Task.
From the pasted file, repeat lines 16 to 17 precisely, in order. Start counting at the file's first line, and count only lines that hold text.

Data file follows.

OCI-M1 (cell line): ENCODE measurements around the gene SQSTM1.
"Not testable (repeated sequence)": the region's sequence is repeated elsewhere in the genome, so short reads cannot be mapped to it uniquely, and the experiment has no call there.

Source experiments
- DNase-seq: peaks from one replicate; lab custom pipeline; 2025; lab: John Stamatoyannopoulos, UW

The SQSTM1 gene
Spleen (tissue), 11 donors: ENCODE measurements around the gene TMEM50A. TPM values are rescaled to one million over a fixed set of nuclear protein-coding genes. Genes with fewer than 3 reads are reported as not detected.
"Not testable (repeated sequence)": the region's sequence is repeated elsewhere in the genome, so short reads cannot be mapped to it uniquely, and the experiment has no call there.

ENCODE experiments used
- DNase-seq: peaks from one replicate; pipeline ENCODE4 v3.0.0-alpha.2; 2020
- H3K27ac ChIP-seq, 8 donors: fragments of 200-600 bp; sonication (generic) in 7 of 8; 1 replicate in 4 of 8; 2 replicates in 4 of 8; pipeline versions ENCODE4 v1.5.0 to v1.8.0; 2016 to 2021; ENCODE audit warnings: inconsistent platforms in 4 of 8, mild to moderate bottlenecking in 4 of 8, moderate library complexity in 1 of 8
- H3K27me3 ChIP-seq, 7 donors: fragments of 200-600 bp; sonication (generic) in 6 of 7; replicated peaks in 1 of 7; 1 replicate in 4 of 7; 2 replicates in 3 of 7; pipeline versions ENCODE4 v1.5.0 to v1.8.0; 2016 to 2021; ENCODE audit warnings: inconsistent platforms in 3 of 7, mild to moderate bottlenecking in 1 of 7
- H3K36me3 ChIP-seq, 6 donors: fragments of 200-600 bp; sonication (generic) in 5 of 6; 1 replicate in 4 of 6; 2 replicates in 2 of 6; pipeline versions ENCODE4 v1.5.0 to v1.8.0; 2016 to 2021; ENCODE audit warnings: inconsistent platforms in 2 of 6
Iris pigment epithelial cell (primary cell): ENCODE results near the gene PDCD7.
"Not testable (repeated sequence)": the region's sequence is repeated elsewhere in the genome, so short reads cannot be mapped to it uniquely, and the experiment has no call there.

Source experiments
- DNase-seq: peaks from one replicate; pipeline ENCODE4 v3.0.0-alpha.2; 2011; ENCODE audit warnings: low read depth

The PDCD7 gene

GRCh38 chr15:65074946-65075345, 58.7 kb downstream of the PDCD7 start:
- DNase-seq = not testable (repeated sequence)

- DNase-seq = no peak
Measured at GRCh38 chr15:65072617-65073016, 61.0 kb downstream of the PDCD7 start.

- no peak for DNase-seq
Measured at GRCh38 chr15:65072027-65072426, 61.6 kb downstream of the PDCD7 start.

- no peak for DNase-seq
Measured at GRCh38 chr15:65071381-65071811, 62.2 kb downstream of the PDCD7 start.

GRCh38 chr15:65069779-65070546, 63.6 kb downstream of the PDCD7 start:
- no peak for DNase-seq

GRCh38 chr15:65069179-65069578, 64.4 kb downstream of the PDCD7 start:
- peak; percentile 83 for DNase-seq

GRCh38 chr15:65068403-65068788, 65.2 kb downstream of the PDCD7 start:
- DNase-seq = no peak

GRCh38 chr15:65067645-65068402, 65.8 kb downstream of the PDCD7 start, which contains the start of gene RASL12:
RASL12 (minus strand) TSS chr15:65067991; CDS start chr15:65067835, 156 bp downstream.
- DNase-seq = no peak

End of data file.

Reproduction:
- DNase-seq: peaks from one replicate; pipeline ENCODE4 v3.0.0-alpha.2; 2011; ENCODE audit warnings: low read depth

The PDCD7 gene